hide Matching Documents

The documents where this entity occurs most often are shown below. Click on a document to open it.

Document Max. Freq Min. Freq
William F. Fox, Lt. Col. U. S. V., Regimental Losses in the American Civil War, 1861-1865: A Treatise on the extent and nature of the mortuary losses in the Union regiments, with full and exhaustive statistics compiled from the official records on file in the state military bureaus and at Washington 37 1 Browse Search
Oliver Otis Howard, Autobiography of Oliver Otis Howard, major general , United States army : volume 2 12 0 Browse Search
Robert Underwood Johnson, Clarence Clough Buell, Battles and Leaders of the Civil War. Volume 3. 7 5 Browse Search
Harper's Encyclopedia of United States History (ed. Benson Lossing) 6 0 Browse Search
General James Longstreet, From Manassas to Appomattox 4 2 Browse Search
Robert Underwood Johnson, Clarence Clough Buell, Battles and Leaders of the Civil War. Volume 4. 3 3 Browse Search
Comte de Paris, History of the Civil War in America. Vol. 3. (ed. Henry Coppee , LL.D.) 3 1 Browse Search
The Photographic History of The Civil War: in ten volumes, Thousands of Scenes Photographed 1861-65, with Text by many Special Authorities, Volume 10: The Armies and the Leaders. (ed. Francis Trevelyan Miller) 2 0 Browse Search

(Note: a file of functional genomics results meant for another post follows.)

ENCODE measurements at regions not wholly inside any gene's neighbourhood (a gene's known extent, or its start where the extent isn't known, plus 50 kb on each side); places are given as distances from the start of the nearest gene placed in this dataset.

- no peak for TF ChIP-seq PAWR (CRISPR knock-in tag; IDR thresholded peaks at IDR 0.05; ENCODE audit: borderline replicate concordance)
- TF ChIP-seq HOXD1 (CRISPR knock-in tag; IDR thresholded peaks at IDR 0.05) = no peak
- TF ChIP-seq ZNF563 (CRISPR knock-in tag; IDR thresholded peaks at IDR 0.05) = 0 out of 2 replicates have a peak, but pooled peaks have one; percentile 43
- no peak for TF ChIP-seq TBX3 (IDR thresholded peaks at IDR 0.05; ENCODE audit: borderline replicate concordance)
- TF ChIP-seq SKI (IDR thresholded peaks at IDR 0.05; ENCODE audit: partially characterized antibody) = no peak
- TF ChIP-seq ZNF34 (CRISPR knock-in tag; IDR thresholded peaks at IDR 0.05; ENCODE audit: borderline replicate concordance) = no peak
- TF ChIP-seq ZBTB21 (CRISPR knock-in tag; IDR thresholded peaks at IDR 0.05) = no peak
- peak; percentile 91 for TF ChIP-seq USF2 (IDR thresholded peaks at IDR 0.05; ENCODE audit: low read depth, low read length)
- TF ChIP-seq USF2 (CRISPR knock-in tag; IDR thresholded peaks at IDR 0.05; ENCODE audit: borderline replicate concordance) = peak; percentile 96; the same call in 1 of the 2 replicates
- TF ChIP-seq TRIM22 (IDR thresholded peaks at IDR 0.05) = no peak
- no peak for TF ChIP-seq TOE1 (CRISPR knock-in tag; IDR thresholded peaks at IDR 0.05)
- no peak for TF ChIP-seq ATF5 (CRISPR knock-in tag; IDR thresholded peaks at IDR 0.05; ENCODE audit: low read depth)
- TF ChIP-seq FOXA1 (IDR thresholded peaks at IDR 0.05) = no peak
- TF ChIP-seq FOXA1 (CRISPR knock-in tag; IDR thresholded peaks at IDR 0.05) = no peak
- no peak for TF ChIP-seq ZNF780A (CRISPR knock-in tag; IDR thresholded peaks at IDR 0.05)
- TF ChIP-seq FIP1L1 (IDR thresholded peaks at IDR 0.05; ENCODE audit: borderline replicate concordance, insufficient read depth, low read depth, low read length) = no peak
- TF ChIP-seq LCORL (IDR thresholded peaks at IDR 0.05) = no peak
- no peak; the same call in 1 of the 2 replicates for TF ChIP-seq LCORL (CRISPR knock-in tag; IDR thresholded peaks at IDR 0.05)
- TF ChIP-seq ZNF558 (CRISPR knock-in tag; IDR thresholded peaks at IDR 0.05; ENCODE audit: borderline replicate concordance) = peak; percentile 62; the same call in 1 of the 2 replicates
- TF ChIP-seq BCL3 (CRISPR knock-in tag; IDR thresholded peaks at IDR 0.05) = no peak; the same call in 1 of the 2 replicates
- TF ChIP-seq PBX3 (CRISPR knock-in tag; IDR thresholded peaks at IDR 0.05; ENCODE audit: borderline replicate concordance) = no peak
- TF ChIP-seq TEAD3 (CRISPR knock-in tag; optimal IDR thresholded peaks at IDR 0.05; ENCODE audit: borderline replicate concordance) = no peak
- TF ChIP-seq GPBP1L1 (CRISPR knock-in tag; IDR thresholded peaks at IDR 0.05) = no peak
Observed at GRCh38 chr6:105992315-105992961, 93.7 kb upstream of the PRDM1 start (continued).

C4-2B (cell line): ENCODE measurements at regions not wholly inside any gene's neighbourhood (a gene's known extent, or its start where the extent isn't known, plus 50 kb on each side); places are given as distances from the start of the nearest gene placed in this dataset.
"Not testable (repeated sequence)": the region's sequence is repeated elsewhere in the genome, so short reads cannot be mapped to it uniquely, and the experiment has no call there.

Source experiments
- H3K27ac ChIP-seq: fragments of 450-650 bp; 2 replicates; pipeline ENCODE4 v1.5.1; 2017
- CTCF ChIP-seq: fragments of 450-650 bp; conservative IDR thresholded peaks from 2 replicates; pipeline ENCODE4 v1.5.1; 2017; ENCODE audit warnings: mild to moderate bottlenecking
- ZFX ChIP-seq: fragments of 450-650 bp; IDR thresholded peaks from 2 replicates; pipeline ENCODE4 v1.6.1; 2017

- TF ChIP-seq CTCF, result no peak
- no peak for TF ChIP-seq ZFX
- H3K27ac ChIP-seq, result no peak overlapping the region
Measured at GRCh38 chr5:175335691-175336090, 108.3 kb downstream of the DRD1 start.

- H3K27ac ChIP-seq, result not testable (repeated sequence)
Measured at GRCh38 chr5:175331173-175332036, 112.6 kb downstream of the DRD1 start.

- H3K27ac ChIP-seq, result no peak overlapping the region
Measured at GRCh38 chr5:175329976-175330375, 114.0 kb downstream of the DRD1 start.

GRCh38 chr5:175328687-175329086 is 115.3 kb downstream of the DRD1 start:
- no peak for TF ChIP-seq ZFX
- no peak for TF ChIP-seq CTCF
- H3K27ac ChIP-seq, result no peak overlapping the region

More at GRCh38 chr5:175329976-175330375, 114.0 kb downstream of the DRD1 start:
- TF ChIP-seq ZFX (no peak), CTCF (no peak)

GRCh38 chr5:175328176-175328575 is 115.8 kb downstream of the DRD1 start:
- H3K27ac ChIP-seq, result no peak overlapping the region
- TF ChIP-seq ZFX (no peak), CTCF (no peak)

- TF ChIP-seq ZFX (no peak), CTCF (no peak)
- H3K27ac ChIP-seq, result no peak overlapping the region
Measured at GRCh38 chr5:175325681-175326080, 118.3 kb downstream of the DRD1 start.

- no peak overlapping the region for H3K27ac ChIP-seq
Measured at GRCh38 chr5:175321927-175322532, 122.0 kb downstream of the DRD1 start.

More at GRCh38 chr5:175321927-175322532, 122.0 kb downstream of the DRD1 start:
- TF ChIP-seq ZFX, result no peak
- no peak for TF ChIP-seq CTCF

Frederick H. Dyer, Compendium of the War of the Rebellion: Name Index of Commands 2 0 Browse Search
Southern Historical Society Papers, Volume 16. (ed. Reverend J. William Jones) 2 0 Browse Search
View all matching documents...

Browsing named entities in Oliver Otis Howard, Autobiography of Oliver Otis Howard, major general , United States army : volume 2. You can also browse the collection for Kenner Garrard or search for Kenner Garrard in all documents.

Your search returned 6 results in 4 document sections:

moved on all night. Hardee's head of column, continuing the circuit far enough from Blair to escape attention, made northing and easting enough to be within fiye miles of Decatur by sunrise. Fifteen miles by country roads or paths, or no roads at all, in a dark night, necessarily straggled out the columns of fours. It took considerable time to close up and get in order. The pickets toward Decatur found Sprague's brigade on the alert near that little town. Hardee did not know that our Garrard was gone, and before advancing, his right and rear must be properly cleared by cavalry, so he waited a while for Wheeler. A night march doubly fatigues all troops. Hardee very properly rested and refreshed his men. His deployed front, with its left tangent to the McDonough road, faced westerly. It covered the flank and rear of McPherson's entire force. Hardee now deliberately began his march while Hood in front of Atlanta was holding the forts and curtains opposite Thomas and Schofiel